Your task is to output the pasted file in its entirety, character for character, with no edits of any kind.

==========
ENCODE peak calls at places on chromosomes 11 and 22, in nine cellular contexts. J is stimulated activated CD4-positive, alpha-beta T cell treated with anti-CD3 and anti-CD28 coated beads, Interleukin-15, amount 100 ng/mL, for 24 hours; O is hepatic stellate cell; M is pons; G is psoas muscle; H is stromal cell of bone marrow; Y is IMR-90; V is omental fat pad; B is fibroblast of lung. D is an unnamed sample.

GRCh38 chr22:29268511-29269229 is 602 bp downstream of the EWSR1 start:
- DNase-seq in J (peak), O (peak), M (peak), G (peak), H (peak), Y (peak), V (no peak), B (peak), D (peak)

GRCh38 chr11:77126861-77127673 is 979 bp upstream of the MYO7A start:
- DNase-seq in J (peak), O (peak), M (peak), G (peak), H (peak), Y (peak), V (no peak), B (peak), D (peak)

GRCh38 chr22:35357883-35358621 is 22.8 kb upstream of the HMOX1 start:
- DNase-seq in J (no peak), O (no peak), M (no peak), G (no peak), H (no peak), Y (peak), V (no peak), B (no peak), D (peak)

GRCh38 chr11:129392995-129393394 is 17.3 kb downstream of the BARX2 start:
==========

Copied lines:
ENCODE peak calls at places on chromosomes 11 and 22, in nine cellular contexts. J is stimulated activated CD4-positive, alpha-beta T cell treated with anti-CD3 and anti-CD28 coated beads, Interleukin-15, amount 100 ng/mL, for 24 hours; O is hepatic stellate cell; M is pons; G is psoas muscle; H is stromal cell of bone marrow; Y is IMR-90; V is omental fat pad; B is fibroblast of lung. D is an unnamed sample.

GRCh38 chr22:29268511-29269229 is 602 bp downstream of the EWSR1 start:
- DNase-seq in J (peak), O (peak), M (peak), G (peak), H (peak), Y (peak), V (no peak), B (peak), D (peak)

GRCh38 chr11:77126861-77127673 is 979 bp upstream of the MYO7A start:
- DNase-seq in J (peak), O (peak), M (peak), G (peak), H (peak), Y (peak), V (no peak), B (peak), D (peak)

GRCh38 chr22:35357883-35358621 is 22.8 kb upstream of the HMOX1 start:
- DNase-seq in J (no peak), O (no peak), M (no peak), G (no peak), H (no peak), Y (peak), V (no peak), B (no peak), D (peak)

GRCh38 chr11:129392995-129393394 is 17.3 kb downstream of the BARX2 start: